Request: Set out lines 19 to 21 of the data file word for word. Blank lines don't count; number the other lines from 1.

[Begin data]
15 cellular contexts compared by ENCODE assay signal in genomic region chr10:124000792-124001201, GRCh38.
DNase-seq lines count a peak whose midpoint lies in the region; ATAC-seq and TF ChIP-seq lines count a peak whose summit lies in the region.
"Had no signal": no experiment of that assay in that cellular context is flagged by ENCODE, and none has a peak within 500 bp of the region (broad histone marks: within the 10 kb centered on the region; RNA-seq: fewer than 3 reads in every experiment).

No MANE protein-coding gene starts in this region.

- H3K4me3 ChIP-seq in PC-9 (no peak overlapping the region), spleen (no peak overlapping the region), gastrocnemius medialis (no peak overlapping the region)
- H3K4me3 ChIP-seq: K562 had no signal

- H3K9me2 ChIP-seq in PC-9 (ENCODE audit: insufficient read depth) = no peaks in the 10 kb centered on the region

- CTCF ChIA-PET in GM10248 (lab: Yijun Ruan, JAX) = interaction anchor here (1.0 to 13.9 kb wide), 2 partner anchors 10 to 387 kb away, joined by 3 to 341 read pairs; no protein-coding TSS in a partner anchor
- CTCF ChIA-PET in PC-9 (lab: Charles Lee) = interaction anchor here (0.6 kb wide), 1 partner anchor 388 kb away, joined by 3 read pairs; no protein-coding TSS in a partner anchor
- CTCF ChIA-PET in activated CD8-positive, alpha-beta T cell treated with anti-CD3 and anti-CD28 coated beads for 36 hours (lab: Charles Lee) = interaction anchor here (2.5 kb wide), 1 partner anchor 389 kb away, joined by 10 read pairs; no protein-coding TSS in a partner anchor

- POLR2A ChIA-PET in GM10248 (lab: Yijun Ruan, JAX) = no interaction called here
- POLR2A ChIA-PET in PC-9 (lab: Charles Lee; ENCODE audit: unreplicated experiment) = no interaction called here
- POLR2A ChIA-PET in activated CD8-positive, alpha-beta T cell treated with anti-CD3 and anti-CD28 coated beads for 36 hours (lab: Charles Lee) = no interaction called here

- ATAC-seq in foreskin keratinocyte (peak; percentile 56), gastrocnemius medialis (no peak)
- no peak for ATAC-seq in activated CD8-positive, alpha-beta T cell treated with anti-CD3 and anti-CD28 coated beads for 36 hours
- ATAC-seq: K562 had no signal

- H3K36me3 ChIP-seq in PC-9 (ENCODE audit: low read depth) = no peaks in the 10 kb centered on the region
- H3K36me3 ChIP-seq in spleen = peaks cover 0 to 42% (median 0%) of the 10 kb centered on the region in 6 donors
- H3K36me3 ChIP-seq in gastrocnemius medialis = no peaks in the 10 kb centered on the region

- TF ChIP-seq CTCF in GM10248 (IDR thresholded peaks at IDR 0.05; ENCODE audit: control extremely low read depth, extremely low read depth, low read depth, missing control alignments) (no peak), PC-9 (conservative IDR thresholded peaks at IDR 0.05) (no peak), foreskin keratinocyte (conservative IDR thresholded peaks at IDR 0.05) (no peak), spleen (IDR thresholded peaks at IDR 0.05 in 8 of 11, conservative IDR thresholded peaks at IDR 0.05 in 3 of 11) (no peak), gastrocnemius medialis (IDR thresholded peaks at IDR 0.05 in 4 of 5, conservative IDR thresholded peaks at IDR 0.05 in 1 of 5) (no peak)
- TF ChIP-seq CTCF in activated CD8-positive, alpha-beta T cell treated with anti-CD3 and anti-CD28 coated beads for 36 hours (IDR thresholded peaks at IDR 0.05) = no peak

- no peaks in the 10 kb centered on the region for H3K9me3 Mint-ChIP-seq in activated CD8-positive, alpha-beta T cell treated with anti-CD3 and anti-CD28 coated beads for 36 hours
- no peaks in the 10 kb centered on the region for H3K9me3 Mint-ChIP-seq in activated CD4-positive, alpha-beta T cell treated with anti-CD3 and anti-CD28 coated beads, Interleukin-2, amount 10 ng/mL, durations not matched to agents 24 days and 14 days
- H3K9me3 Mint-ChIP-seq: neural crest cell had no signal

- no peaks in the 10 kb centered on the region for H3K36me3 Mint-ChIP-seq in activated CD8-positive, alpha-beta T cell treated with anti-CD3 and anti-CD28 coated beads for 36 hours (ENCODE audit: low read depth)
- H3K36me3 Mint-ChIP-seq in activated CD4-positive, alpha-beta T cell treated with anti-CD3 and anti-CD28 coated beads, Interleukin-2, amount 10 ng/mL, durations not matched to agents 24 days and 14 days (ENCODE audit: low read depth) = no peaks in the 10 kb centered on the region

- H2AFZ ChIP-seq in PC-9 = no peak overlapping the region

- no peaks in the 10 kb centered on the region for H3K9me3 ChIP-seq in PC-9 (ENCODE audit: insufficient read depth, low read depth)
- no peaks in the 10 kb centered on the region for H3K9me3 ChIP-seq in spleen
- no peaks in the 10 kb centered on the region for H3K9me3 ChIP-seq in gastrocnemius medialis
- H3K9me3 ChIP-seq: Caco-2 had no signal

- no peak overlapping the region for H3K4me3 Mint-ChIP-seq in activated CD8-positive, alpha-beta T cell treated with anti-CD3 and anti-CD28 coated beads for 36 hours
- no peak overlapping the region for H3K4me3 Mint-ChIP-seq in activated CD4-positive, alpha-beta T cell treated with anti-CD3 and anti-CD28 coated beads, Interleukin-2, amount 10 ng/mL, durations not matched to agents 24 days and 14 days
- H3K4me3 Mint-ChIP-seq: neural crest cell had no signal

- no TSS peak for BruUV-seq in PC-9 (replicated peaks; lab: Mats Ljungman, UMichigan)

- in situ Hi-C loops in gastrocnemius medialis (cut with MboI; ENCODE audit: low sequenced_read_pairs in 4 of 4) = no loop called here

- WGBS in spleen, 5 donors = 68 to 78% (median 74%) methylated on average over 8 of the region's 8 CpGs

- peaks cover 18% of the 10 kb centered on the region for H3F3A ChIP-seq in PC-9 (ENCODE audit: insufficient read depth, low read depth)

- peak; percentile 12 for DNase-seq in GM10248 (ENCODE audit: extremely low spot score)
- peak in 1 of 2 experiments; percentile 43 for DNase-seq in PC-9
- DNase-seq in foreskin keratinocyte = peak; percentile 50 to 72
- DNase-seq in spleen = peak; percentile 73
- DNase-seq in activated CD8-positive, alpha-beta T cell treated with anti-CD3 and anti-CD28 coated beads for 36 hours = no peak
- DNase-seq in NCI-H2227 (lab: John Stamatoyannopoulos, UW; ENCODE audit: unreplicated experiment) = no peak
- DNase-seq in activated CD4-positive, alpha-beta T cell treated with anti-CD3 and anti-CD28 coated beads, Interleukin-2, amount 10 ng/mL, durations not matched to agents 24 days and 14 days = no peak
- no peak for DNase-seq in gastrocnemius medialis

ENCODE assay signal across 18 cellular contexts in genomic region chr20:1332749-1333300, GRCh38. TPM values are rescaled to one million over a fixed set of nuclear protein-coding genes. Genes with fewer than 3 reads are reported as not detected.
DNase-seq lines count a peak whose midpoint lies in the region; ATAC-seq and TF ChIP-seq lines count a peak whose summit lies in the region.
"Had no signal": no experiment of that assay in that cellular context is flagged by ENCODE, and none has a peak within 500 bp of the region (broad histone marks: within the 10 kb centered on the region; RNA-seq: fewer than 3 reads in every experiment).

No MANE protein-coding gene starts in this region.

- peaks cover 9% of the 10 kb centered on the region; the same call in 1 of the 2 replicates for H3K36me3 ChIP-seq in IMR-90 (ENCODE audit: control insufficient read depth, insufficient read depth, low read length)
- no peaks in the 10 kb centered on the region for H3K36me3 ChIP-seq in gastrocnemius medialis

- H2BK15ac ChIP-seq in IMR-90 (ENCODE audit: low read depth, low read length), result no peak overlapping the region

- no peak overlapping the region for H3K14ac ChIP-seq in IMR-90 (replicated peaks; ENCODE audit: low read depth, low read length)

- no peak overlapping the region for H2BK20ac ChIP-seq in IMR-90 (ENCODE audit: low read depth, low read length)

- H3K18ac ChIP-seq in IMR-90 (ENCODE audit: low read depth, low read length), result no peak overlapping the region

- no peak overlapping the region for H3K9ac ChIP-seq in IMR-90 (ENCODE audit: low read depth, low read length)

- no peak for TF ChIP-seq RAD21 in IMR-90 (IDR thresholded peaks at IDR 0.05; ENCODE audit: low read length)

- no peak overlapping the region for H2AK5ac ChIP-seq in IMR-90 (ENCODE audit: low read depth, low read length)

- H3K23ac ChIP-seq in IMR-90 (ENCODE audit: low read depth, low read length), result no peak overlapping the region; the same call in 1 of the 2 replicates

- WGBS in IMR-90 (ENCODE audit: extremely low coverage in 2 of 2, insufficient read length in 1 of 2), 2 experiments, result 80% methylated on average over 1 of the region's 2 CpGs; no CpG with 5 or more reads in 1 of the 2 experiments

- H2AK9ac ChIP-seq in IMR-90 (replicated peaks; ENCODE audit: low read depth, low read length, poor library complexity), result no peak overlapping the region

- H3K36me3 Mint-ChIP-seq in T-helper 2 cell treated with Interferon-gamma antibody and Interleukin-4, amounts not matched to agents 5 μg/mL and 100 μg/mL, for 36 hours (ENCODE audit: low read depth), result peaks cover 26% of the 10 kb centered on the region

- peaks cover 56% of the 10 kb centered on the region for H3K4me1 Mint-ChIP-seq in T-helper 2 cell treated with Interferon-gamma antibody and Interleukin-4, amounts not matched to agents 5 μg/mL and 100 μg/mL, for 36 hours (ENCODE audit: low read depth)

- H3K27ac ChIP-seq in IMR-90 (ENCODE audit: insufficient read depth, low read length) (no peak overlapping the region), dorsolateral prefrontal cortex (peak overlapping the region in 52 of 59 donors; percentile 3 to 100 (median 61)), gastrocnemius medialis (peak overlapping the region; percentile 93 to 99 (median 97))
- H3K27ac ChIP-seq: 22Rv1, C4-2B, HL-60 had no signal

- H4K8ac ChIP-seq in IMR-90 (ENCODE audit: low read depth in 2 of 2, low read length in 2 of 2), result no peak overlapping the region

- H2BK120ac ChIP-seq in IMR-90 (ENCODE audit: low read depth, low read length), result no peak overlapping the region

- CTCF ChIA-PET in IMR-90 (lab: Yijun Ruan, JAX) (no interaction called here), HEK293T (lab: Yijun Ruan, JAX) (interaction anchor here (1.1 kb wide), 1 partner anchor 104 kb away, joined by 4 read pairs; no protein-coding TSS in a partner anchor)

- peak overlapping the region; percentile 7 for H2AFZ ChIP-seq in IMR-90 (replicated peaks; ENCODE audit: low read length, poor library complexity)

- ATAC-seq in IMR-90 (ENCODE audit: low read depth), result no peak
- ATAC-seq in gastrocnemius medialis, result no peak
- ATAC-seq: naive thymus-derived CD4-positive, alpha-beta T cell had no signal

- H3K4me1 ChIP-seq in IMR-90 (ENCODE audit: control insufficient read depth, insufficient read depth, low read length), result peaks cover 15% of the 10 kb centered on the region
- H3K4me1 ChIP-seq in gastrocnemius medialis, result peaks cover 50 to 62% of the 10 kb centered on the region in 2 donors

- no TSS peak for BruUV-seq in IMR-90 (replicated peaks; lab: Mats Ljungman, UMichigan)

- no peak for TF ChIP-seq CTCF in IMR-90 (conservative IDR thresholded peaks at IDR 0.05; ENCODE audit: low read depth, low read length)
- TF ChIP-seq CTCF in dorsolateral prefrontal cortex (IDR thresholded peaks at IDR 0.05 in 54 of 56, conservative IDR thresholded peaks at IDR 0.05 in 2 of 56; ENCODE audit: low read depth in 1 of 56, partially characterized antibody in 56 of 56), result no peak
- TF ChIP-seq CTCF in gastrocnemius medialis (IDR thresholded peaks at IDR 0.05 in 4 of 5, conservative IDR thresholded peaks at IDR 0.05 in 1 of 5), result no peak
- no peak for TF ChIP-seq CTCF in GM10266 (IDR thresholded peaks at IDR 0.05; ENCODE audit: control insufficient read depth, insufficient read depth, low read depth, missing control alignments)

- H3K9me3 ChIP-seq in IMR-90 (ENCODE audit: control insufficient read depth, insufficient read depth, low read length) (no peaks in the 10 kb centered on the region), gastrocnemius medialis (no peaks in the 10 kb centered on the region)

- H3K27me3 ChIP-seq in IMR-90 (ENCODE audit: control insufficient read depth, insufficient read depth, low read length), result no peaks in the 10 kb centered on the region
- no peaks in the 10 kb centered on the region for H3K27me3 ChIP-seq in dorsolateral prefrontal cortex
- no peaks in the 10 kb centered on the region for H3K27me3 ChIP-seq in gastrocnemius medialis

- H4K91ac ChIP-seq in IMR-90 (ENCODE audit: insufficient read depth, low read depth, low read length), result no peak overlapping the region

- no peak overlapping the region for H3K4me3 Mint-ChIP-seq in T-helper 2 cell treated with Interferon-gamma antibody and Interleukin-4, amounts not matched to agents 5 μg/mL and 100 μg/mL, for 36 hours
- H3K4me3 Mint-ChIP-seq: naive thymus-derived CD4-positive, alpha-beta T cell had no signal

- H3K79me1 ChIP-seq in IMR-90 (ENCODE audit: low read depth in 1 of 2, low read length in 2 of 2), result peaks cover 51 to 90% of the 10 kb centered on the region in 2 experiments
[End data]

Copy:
- H3K36me3 ChIP-seq in gastrocnemius medialis = no peaks in the 10 kb centered on the region

- TF ChIP-seq CTCF in GM10248 (IDR thresholded peaks at IDR 0.05; ENCODE audit: control extremely low read depth, extremely low read depth, low read depth, missing control alignments) (no peak), PC-9 (conservative IDR thresholded peaks at IDR 0.05) (no peak), foreskin keratinocyte (conservative IDR thresholded peaks at IDR 0.05) (no peak), spleen (IDR thresholded peaks at IDR 0.05 in 8 of 11, conservative IDR thresholded peaks at IDR 0.05 in 3 of 11) (no peak), gastrocnemius medialis (IDR thresholded peaks at IDR 0.05 in 4 of 5, conservative IDR thresholded peaks at IDR 0.05 in 1 of 5) (no peak)
- TF ChIP-seq CTCF in activated CD8-positive, alpha-beta T cell treated with anti-CD3 and anti-CD28 coated beads for 36 hours (IDR thresholded peaks at IDR 0.05) = no peak